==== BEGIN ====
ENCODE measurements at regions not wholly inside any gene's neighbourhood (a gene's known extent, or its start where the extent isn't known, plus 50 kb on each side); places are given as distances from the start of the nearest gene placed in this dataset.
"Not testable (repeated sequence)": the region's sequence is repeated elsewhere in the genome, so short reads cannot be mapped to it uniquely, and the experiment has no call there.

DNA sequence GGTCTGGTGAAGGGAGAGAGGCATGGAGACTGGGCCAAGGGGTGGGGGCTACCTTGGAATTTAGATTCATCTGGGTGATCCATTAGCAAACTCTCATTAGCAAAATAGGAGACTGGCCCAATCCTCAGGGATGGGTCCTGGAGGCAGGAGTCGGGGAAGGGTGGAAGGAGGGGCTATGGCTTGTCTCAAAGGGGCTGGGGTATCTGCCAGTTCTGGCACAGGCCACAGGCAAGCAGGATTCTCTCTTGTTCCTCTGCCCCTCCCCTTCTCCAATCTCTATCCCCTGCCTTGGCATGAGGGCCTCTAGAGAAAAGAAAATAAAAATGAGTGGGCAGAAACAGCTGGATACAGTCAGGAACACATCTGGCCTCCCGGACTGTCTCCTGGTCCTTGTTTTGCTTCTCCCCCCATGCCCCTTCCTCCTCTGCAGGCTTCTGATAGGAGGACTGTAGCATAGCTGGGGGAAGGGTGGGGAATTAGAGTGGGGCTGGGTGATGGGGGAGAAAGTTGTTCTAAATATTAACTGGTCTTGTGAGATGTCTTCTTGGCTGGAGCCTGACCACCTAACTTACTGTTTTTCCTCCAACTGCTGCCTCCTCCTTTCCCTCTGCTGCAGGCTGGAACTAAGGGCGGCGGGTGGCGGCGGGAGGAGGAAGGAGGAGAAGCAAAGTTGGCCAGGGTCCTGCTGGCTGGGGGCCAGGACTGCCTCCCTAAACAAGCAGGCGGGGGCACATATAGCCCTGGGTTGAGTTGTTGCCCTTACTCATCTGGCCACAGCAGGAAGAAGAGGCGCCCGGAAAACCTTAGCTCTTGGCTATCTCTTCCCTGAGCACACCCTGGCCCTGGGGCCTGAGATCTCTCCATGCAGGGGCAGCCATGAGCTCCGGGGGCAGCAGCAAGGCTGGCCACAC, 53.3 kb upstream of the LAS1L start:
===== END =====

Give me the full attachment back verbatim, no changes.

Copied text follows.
ENCODE measurements at regions not wholly inside any gene's neighbourhood (a gene's known extent, or its start where the extent isn't known, plus 50 kb on each side); places are given as distances from the start of the nearest gene placed in this dataset.
"Not testable (repeated sequence)": the region's sequence is repeated elsewhere in the genome, so short reads cannot be mapped to it uniquely, and the experiment has no call there.

DNA sequence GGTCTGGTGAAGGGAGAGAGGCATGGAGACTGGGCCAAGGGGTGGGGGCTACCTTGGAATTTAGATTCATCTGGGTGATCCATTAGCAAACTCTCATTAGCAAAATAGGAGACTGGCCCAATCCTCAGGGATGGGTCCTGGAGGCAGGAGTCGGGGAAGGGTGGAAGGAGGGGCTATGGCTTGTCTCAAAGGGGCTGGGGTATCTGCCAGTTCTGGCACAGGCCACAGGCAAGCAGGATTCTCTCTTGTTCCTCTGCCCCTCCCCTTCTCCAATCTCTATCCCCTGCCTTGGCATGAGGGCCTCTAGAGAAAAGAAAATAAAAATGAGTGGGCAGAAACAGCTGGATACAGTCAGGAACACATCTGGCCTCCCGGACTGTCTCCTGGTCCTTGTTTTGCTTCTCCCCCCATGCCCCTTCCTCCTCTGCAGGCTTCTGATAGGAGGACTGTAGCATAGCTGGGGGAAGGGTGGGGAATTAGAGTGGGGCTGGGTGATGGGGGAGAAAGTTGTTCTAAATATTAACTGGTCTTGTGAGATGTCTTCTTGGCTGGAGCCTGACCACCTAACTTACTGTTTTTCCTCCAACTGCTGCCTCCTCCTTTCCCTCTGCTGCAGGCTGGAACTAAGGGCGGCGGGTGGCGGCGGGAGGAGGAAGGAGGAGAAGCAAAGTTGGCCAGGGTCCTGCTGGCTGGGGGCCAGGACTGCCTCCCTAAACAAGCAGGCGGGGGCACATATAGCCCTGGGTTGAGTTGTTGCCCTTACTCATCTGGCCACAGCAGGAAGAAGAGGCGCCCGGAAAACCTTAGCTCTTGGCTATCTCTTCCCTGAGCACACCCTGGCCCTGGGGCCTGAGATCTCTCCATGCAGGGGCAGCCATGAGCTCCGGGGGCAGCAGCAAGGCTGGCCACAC, 53.3 kb upstream of the LAS1L start: